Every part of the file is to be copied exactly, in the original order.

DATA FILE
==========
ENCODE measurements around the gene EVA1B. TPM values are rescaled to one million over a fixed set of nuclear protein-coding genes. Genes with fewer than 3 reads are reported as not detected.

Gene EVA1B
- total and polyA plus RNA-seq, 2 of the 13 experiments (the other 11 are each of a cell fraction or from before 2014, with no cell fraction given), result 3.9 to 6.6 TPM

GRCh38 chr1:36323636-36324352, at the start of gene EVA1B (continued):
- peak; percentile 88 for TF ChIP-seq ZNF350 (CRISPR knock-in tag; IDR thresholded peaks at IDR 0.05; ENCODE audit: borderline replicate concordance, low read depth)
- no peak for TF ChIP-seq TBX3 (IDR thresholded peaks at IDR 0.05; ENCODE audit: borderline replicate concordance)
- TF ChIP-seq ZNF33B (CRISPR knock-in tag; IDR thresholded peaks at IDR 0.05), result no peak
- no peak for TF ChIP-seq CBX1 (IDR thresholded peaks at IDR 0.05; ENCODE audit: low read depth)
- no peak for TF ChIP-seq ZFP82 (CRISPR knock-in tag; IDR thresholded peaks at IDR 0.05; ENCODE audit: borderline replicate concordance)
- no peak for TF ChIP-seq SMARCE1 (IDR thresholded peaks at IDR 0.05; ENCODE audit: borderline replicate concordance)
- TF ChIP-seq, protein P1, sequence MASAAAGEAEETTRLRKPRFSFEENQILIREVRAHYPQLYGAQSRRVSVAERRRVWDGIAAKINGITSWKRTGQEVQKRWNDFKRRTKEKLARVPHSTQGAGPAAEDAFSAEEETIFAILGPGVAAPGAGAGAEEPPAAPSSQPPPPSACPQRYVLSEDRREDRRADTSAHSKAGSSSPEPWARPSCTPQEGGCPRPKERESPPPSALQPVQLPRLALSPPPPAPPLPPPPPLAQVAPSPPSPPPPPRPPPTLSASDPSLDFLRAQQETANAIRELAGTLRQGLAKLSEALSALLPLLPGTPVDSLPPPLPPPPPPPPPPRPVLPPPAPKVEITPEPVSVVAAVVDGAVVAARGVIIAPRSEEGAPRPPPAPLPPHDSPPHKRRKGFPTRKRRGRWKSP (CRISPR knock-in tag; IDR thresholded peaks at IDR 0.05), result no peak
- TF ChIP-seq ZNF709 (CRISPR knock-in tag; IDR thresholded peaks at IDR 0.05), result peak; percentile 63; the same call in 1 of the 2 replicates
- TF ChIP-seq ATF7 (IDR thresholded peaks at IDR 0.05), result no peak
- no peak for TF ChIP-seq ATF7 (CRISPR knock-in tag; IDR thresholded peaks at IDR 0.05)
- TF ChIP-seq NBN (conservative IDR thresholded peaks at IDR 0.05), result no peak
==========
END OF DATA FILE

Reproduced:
ENCODE measurements around the gene EVA1B. TPM values are rescaled to one million over a fixed set of nuclear protein-coding genes. Genes with fewer than 3 reads are reported as not detected.

Gene EVA1B
- total and polyA plus RNA-seq, 2 of the 13 experiments (the other 11 are each of a cell fraction or from before 2014, with no cell fraction given), result 3.9 to 6.6 TPM

GRCh38 chr1:36323636-36324352, at the start of gene EVA1B (continued):
- peak; percentile 88 for TF ChIP-seq ZNF350 (CRISPR knock-in tag; IDR thresholded peaks at IDR 0.05; ENCODE audit: borderline replicate concordance, low read depth)
- no peak for TF ChIP-seq TBX3 (IDR thresholded peaks at IDR 0.05; ENCODE audit: borderline replicate concordance)
- TF ChIP-seq ZNF33B (CRISPR knock-in tag; IDR thresholded peaks at IDR 0.05), result no peak
- no peak for TF ChIP-seq CBX1 (IDR thresholded peaks at IDR 0.05; ENCODE audit: low read depth)
- no peak for TF ChIP-seq ZFP82 (CRISPR knock-in tag; IDR thresholded peaks at IDR 0.05; ENCODE audit: borderline replicate concordance)
- no peak for TF ChIP-seq SMARCE1 (IDR thresholded peaks at IDR 0.05; ENCODE audit: borderline replicate concordance)
- TF ChIP-seq, protein P1, sequence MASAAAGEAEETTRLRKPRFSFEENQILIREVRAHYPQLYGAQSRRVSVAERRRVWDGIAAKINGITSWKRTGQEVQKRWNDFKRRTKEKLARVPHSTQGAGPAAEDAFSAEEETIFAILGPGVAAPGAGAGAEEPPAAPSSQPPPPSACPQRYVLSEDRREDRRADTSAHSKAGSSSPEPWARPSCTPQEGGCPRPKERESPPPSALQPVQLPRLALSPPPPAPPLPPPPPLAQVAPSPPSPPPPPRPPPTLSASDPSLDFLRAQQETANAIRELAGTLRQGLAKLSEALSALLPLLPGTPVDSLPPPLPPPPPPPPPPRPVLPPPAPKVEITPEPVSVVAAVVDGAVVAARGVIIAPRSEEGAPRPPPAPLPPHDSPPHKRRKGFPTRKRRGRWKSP (CRISPR knock-in tag; IDR thresholded peaks at IDR 0.05), result no peak
- TF ChIP-seq ZNF709 (CRISPR knock-in tag; IDR thresholded peaks at IDR 0.05), result peak; percentile 63; the same call in 1 of the 2 replicates
- TF ChIP-seq ATF7 (IDR thresholded peaks at IDR 0.05), result no peak
- no peak for TF ChIP-seq ATF7 (CRISPR knock-in tag; IDR thresholded peaks at IDR 0.05)
- TF ChIP-seq NBN (conservative IDR thresholded peaks at IDR 0.05), result no peak